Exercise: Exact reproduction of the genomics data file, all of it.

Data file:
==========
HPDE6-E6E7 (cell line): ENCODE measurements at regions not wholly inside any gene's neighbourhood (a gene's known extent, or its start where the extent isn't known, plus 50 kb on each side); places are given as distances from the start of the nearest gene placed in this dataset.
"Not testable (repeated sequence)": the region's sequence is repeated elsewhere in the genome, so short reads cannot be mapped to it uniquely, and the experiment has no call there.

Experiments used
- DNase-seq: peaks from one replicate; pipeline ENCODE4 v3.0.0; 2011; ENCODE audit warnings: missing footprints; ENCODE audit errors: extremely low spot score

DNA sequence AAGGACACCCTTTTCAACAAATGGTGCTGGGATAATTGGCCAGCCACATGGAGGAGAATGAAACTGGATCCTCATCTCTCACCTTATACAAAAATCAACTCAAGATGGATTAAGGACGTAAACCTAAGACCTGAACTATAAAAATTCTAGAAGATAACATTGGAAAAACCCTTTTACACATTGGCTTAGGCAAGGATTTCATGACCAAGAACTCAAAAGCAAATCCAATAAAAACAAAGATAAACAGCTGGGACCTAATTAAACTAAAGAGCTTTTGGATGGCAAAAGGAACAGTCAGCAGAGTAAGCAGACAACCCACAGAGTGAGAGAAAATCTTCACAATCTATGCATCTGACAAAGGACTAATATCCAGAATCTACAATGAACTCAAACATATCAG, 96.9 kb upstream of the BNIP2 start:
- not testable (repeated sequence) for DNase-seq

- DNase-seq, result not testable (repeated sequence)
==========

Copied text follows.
HPDE6-E6E7 (cell line): ENCODE measurements at regions not wholly inside any gene's neighbourhood (a gene's known extent, or its start where the extent isn't known, plus 50 kb on each side); places are given as distances from the start of the nearest gene placed in this dataset.
"Not testable (repeated sequence)": the region's sequence is repeated elsewhere in the genome, so short reads cannot be mapped to it uniquely, and the experiment has no call there.

Experiments used
- DNase-seq: peaks from one replicate; pipeline ENCODE4 v3.0.0; 2011; ENCODE audit warnings: missing footprints; ENCODE audit errors: extremely low spot score

DNA sequence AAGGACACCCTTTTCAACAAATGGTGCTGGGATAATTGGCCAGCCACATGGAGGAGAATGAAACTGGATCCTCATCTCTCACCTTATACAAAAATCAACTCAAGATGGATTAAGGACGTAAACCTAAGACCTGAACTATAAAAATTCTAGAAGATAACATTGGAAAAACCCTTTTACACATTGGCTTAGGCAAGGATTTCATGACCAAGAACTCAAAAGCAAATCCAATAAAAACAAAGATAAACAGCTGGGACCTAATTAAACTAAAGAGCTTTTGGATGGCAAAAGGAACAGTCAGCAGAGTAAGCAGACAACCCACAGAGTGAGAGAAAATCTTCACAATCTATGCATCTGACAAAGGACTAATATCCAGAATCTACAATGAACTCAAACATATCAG, 96.9 kb upstream of the BNIP2 start:
- not testable (repeated sequence) for DNase-seq

- DNase-seq, result not testable (repeated sequence)